A good web designer obsesses over every pixel.
Symmetry is everything in design, any kind of design. The way an interior decorator places furniture in a room whilst keeping a clean buffer zone for walking, shelves, and other practical housing functions and decor is very similar to the design of a page on a website. The way a room can be too stuffy or overcrowded is no different than that of a web page. Good color contrast, padding, borders, and margins are the key foundation to any good design.
Aesthetics are subjective, sure, but there are constants in the human mind of space and symmetry. Everything needs its place and everything needs space. Here’s an interesting read from Princeton on the human perception of symmetry.
I think everyone understands good symmetry and space. So really, there are no bad designers, just lazy ones.
A good web designer obsesses over every line of code.
Clean, valid, standards-compliant, and cross-browser-compatible code. Unfortunately, many designers don’t care about this aspect. They simply slap together a design and as long as it looks good on the front-end, they feel their job is done.
Ignoring code is like sweeping a big mess under the carpet. It might be hidden, but it’ll keep building up until someone trips over it. I mostly blame the sole use of programs like Dreamweaver. Coding is a very hands-on duty not to be left to the guess work of a program. What do you use for coding? Vote here.
Out-dated code frightens me. Also, there’s no reason I can think of not to be using the HTML5 doctype <!DOCTYPE html>. Of course, you should still be using safe code techniques and checking your work with code validity checkers for both HTML and CSS.
A designer should care about the accuracy of the code, how fast it loads, if it’s SEO-friendly, and how cross-browser-friendly it is.
A good web designer obsesses over every graphic.
The key to good graphics is subtlety. Really flashy graphics, tons of color, blinking or animated GIFs, blurry or jagged graphics, I hope, are a thing of the past (circa the 1990s). I’m sure it didn’t look good then either, but we were probably just so excited about mainstream internet and websites that we just went nuts.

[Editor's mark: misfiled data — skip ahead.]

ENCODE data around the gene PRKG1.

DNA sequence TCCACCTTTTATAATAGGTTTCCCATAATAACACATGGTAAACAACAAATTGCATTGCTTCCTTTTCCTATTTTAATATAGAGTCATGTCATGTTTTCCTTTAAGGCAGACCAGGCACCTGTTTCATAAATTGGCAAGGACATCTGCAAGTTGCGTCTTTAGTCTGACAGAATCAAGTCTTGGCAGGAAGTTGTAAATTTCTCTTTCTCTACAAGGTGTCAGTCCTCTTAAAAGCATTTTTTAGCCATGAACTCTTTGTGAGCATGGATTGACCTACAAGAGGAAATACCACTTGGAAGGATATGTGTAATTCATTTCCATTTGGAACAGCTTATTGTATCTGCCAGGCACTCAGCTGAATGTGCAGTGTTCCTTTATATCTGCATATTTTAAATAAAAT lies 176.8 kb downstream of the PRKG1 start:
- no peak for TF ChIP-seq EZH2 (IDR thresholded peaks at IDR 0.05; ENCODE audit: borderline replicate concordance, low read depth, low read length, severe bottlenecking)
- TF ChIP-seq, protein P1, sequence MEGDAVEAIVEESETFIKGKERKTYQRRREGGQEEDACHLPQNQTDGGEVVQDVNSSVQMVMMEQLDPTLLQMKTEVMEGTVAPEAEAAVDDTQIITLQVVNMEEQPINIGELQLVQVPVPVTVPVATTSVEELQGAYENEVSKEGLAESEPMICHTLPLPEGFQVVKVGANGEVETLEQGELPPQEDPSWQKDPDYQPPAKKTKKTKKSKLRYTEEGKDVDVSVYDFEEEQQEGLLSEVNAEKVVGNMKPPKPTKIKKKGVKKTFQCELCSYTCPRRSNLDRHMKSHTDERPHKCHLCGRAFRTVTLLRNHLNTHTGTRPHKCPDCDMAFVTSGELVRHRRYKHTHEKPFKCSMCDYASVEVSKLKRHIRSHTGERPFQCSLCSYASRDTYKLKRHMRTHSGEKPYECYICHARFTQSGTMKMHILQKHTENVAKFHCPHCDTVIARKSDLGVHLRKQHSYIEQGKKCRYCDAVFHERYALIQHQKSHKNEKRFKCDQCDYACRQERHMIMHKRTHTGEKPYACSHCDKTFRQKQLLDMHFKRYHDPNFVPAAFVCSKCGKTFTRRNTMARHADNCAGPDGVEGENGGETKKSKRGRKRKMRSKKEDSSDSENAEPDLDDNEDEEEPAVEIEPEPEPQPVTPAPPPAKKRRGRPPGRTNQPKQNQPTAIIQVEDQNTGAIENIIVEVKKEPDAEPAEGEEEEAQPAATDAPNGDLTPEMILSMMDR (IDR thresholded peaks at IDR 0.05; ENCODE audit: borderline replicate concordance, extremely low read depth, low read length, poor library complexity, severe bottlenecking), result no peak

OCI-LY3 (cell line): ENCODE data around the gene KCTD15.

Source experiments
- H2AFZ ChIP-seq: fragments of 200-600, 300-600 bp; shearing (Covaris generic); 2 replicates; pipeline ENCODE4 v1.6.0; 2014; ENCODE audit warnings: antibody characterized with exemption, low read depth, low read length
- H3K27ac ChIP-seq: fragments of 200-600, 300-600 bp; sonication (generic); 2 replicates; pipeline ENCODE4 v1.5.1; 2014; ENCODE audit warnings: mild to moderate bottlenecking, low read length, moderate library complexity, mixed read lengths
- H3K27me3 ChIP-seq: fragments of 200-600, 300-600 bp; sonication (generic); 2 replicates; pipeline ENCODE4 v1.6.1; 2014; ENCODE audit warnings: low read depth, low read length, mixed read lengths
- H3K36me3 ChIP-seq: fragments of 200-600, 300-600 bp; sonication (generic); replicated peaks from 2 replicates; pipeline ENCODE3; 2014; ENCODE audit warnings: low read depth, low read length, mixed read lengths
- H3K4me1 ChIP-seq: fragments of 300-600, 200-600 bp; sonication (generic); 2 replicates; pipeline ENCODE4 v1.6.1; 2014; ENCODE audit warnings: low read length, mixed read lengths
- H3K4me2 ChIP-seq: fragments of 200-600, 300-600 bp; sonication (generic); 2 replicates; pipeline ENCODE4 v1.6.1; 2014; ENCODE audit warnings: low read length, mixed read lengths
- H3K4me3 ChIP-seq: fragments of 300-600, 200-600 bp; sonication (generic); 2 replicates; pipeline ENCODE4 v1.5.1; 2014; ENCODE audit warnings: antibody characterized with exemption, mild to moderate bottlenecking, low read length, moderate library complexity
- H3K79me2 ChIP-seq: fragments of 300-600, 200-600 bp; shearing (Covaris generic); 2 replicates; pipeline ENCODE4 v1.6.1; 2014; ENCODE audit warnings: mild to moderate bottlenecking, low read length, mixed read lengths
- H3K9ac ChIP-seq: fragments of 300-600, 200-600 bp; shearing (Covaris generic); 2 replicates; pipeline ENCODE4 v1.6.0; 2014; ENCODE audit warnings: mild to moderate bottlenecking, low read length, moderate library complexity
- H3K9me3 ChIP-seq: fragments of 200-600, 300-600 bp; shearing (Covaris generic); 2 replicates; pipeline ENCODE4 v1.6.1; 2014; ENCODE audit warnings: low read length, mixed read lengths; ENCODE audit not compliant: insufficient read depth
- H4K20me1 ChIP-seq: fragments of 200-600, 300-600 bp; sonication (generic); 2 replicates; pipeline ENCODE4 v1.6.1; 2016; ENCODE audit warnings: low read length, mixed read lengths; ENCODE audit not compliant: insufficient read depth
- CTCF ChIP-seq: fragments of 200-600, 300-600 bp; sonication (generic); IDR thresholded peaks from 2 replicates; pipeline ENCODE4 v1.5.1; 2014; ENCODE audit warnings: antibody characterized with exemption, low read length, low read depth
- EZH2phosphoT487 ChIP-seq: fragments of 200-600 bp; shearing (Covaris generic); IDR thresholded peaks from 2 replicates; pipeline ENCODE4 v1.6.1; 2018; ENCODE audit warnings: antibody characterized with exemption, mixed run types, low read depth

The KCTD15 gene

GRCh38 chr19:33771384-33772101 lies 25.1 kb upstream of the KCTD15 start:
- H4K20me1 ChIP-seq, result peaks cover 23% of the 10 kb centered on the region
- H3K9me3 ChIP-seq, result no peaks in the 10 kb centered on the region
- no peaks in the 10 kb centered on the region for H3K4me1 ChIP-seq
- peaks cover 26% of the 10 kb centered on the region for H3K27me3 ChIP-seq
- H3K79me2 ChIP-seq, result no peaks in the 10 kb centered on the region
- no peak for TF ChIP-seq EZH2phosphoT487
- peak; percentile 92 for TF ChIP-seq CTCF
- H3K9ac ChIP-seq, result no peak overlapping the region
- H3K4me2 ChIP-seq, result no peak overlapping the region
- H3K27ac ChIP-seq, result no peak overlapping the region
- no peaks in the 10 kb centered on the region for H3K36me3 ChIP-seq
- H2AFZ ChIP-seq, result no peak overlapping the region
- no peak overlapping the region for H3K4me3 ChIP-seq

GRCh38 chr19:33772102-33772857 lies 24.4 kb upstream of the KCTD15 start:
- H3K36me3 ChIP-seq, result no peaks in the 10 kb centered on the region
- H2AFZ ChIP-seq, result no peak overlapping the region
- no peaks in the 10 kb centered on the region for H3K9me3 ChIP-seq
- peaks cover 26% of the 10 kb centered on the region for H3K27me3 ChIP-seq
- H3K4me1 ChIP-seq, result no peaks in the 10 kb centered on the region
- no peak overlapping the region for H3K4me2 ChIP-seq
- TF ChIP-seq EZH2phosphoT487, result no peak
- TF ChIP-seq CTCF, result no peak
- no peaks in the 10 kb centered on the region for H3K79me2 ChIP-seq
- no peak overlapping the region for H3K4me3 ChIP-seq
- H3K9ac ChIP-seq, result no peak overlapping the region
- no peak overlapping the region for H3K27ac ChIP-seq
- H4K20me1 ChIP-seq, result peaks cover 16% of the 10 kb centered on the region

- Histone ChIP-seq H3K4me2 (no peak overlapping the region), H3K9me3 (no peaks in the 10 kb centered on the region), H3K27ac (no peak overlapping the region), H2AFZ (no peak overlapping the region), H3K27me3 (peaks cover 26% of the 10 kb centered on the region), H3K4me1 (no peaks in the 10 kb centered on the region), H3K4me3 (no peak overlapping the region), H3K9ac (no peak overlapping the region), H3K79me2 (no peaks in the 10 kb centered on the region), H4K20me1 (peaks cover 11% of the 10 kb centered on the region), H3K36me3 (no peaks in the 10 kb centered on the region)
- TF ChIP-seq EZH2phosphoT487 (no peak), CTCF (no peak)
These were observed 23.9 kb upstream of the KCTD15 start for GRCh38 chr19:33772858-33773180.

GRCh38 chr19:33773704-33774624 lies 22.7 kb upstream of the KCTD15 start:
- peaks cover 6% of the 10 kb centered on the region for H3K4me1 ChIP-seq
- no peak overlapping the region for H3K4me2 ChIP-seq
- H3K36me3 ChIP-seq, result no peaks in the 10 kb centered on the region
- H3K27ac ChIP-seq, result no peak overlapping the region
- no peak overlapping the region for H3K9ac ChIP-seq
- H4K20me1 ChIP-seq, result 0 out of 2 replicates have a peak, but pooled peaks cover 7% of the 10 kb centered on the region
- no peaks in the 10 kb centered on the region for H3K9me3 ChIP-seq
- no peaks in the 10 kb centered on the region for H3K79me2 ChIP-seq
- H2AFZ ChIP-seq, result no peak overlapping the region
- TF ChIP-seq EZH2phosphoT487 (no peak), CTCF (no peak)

When I’m designing graphics, I’ll sometimes use gradients, glows, and shadows, but I pull it way back so there’s just a subtle hint of it. I never just add a stock Illustrator or Photoshop style and call it good. The default bevel and emboss for Photoshop, for example, creates some of the cheesiest, dated looking graphics.
Another thing is consistency. More times than I’d like to remember, I’ve seen people butcher up some graphics of menu tabs where the color, font, symmetry of each weren’t consistent or some of them were even stretched or skewed looking because perhaps they made a mistake and instead of redoing all the menu tabs just cropped the one.
The framework of the code and graphics need to play perfectly together. Here’s a quick trick: let’s say the design is going to be 1000px wide and we want 8 main menu tabs. Dividing 1000 by 8, we get 125 (you can use Google as a calculator — much faster than your desktop calculator). So, our stock menu tab will be 125px wide. Now, what’s the wording of the menu links? Take the longest word and cater to that one first, choosing color, font, font size, and build the tab design around that one word. Now we’ll know that the rest will fit comfortably following the exact same template.
Looking at design, I’ll for sure notice if the menu is just one pixel off from the main content area. I have an eye for it. However, with the basic psychology of people being keen to symmetry and pattern-seekers, anyone could notice that something was off with a design, even if they couldn’t explain why. They might not think of it the way you or I do, relating it to the quality of the work of the specific designer responsible. What they might do is equate it to the professionalism of the company’s website they’re on itself.
I’m not perfect.
I learn every single day and better my skills and there will always be more to learn. As far as how good you are at anything, there are two different kinds of people:
- Group A. People that don’t care (think they’re the best already or don’t care about others, like their clients, and they just want to take the money and run)
- Group B. People that seek to better themselves everyday (because they’re not deluded and actually respect truth, quality, and others around them)
Even if you don’t care about the quality of your own work and the happiness and success of your clients and it’s all about money and slapping it together as quickly as possible, think of it this way, providing quality work will lead to word-of-mouth referrals, ongoing clients, and as you better your skills, you better your portfolio, your reputation, and ultimately, you can ask for more money for people to even retain your services.
In other words, whether you actually care or not, just pretend that you do and you’ll probably make more money. But, I hope you do care; I hope you want to do something for a living that you enjoy. I love web design.